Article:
Kishorn oil yard development plans get green light

PLANS to redevelop a former oil yard which once employed 3,000 during its heyday of constructing North Sea platforms have been given the green light.

The Kishorn fabrication yard employed 3,000 people during its heyday of building North Sea platforms. Picture: Complimentary
The Kishorn fabrication yard employed 3,000 people during its heyday of building North Sea platforms. Picture: Complimentary

Developers are now set to expand the Kishorn fabrication yard in Wester Ross to support the marine renewable energy sector, a move they claim could create up to 2,500 jobs.

Highland councillors approved the planning application despite almost 70 objections, including from opponents concerned about the impact on the marine environment.

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The proposal to create a “hub for the offshore renewable energy sector” includes refurbishing the dry dock, extending piers and reclaiming the foreshore.

Among the new work proposed for the yard is the construction of concrete bases for offshore wind turbines.

Blades and towers for turbines could also be manufactured and assembled at Kishorn.

Plans for an accommodation camp on site and a temporary holding area for completed offshore wind turbines in Loch Kishorn were also approved.

The masterplan follows two years of planning and detailed in-depth studies by various bodies, including Scottish National Heritage, SEPA and Marine Scotland.

The process was also supported by Highlands and Islands Enterprise.

Those in support of the plans said it would benefit local businesses, provide much-needed local employment, and retain young people in an area of ageing population.

The objectors claimed the plan would bring a potential for long-term detrimental environmental, economic and social impacts on the local and wider area.

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Protesters claimed the scale of development was not in line with the ability of nearby settlements to absorb the demand for accommodation and transport.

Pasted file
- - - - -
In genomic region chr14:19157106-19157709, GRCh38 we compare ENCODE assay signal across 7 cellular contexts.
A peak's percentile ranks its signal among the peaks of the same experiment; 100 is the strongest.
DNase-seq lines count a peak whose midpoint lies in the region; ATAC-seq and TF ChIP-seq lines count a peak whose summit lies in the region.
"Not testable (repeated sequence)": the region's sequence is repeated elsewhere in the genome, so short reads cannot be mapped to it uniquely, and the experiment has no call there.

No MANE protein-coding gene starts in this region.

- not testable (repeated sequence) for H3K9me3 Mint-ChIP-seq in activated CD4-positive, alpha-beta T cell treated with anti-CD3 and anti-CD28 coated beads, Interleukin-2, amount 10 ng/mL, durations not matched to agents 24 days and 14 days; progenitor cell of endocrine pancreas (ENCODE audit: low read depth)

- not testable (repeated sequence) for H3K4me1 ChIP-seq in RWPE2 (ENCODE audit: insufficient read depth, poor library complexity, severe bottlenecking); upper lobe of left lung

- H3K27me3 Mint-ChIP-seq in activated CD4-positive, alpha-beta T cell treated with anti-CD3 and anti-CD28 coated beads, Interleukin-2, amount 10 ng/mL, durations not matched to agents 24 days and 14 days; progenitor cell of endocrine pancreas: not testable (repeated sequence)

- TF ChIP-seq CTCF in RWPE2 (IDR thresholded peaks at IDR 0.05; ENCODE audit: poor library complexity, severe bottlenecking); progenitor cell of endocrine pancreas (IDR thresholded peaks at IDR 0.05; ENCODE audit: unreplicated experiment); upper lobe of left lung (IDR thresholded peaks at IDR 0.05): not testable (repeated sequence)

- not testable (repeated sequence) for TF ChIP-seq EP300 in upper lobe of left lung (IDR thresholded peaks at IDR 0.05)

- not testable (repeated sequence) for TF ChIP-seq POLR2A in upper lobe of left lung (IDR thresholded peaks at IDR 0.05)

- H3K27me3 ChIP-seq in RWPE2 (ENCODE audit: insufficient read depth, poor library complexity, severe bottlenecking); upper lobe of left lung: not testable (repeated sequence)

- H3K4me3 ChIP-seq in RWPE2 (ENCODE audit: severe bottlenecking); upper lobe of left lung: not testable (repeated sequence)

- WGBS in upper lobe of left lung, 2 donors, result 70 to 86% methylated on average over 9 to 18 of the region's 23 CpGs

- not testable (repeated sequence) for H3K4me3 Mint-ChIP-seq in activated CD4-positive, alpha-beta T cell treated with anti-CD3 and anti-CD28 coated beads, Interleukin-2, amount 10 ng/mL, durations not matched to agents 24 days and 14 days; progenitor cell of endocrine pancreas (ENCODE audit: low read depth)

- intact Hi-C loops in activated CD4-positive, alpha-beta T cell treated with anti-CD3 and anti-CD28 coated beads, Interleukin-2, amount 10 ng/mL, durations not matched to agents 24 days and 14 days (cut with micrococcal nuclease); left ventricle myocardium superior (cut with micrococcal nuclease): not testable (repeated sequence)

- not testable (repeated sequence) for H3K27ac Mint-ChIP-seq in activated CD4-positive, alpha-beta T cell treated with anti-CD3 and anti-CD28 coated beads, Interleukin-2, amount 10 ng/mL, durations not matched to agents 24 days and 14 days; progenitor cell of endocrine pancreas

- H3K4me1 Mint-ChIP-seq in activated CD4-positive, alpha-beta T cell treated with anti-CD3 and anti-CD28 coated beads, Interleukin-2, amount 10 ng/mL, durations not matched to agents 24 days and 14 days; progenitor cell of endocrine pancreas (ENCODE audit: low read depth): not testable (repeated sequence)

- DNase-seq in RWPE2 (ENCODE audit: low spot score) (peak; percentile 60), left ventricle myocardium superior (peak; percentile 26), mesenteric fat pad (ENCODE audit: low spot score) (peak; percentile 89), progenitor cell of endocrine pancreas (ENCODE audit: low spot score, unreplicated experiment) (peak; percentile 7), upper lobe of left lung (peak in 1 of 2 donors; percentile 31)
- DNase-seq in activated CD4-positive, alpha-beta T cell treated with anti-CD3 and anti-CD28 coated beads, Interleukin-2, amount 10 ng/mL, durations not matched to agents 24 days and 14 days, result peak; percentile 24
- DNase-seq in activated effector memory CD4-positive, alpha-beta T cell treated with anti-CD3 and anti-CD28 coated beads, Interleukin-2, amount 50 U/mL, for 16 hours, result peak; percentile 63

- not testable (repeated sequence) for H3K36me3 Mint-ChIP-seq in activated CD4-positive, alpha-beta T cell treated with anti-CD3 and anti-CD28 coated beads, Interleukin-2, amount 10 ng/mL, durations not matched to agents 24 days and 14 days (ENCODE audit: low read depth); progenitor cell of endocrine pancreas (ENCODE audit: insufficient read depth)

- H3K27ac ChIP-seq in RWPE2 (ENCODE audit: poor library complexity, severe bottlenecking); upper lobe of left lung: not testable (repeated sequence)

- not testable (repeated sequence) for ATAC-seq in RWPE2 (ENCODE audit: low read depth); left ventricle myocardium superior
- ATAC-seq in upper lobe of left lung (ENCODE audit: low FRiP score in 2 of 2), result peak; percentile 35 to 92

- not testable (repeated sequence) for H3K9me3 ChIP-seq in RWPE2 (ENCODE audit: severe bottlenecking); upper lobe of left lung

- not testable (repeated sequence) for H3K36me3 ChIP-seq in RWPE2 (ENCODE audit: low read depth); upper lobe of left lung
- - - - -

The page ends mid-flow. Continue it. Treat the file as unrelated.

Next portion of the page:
They also said the scheme would have few benefits for local people with workers and supplies brought in from outside the area.

Others fear an adverse impact on tourism and tourist attractions and visitor experience, local businesses and the remoteness, wilderness, tranquillity and natural beauty of the area.

Other objections included possible adverse impact on roads, the potential for pollution and noise from quarry operations, light pollution and impact on wildlife.

The Kishorn Port is a 50/50 joint venture between Ferguson Transport (Spean Bridge) Ltd and Leiths (Scotland) Ltd.

Leiths specialises in quarrying, concrete and construction materials while Ferguson Transport is involved with port operations, shipping, stevedoring and transport.

The initial Kishorn site was developed in the 1970s by Howard Doris as a manufacturing and fabrication yard for oil platforms.

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At its height 3,000 people were working at the yard.

The wet dock in Loch Kishorn has an almost unlimited depth for construction purposes at 80m (262ft).

It is the former construction site of the Ninian Central Platform, and at over 600,000 tonnes is still one of the largest man made moveable objects ever built.